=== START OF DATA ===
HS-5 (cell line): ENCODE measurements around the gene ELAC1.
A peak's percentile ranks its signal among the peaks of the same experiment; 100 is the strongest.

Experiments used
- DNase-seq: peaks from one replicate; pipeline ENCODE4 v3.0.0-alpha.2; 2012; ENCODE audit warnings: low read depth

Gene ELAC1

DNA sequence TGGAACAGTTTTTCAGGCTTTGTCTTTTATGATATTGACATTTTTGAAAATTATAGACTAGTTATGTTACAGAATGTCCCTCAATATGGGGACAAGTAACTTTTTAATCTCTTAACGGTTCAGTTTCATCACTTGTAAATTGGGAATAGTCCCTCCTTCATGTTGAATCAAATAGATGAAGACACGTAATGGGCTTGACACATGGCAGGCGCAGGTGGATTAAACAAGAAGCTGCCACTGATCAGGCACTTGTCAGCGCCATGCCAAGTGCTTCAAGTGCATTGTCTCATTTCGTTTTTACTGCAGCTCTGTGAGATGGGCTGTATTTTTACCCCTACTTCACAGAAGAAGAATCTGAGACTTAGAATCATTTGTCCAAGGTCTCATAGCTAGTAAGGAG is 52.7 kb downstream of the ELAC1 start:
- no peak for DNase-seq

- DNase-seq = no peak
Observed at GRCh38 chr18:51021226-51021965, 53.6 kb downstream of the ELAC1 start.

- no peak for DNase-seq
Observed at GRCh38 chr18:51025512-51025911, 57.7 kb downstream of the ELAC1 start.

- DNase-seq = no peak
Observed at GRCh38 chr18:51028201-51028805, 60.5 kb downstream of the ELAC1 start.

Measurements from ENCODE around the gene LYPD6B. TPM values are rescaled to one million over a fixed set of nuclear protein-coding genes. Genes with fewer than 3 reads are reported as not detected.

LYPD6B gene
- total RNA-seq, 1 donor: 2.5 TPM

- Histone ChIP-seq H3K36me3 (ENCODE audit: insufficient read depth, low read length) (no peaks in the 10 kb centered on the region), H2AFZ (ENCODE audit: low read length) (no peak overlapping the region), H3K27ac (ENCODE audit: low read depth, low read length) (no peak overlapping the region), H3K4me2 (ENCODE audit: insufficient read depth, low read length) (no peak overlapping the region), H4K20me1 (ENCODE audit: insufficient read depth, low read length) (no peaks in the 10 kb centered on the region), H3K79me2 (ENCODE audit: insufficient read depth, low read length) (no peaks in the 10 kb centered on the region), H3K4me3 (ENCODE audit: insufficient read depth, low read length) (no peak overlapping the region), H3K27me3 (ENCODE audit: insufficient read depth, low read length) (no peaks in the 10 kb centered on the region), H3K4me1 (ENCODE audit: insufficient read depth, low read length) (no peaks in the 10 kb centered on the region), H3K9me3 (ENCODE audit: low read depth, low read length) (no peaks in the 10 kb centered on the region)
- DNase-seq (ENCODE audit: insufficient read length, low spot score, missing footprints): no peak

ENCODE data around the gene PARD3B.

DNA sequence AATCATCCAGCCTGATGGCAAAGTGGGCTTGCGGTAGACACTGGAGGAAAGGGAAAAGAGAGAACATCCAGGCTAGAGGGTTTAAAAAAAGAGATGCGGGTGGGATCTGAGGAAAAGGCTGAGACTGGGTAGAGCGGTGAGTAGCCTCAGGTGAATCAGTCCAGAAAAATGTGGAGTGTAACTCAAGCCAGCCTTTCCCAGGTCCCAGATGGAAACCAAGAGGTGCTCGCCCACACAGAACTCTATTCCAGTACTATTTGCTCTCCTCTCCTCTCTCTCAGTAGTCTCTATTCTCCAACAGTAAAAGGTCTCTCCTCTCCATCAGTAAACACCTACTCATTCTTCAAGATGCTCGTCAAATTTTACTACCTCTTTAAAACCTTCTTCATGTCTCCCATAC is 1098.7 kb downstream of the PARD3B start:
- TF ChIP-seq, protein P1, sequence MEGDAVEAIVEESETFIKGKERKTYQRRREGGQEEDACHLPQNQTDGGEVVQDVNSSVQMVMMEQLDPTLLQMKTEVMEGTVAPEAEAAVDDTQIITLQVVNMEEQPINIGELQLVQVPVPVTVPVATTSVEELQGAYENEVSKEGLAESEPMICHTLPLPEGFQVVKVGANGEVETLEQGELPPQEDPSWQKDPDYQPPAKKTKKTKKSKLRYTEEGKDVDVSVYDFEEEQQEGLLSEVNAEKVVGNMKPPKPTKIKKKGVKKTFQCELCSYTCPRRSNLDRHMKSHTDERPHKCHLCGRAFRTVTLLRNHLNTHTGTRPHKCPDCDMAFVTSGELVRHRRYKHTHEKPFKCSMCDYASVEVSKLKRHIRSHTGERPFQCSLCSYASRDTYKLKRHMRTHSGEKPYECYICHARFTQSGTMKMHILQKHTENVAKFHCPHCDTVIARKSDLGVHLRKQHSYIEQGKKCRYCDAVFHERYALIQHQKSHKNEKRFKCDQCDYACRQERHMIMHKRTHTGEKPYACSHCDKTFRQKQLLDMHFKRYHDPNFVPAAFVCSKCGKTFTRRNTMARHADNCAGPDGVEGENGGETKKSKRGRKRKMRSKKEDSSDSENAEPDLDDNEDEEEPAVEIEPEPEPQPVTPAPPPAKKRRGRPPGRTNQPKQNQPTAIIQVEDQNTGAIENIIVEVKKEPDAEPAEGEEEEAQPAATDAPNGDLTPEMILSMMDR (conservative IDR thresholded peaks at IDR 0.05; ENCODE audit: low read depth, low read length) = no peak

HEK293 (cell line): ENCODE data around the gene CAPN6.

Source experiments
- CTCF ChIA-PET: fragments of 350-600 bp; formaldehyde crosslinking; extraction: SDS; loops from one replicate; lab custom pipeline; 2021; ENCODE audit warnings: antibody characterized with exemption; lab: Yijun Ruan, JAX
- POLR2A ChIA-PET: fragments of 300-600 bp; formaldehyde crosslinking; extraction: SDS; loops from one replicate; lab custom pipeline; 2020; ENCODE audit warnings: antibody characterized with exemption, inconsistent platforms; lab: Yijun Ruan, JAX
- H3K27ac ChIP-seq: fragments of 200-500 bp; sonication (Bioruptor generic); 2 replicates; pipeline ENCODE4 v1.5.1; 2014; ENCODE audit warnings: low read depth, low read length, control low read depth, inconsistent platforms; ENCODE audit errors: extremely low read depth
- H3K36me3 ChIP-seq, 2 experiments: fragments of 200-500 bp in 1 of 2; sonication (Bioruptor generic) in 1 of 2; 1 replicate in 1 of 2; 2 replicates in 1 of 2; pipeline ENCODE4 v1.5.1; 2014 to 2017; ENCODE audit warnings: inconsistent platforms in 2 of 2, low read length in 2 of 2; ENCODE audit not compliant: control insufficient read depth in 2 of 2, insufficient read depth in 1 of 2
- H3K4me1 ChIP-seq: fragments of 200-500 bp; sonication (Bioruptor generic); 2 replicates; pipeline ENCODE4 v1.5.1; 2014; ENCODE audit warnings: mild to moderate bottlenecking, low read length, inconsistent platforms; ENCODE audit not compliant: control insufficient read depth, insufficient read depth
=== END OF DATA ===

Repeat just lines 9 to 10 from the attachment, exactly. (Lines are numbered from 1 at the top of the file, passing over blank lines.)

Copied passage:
Observed at GRCh38 chr18:51021226-51021965, 53.6 kb downstream of the ELAC1 start.

- no peak for DNase-seq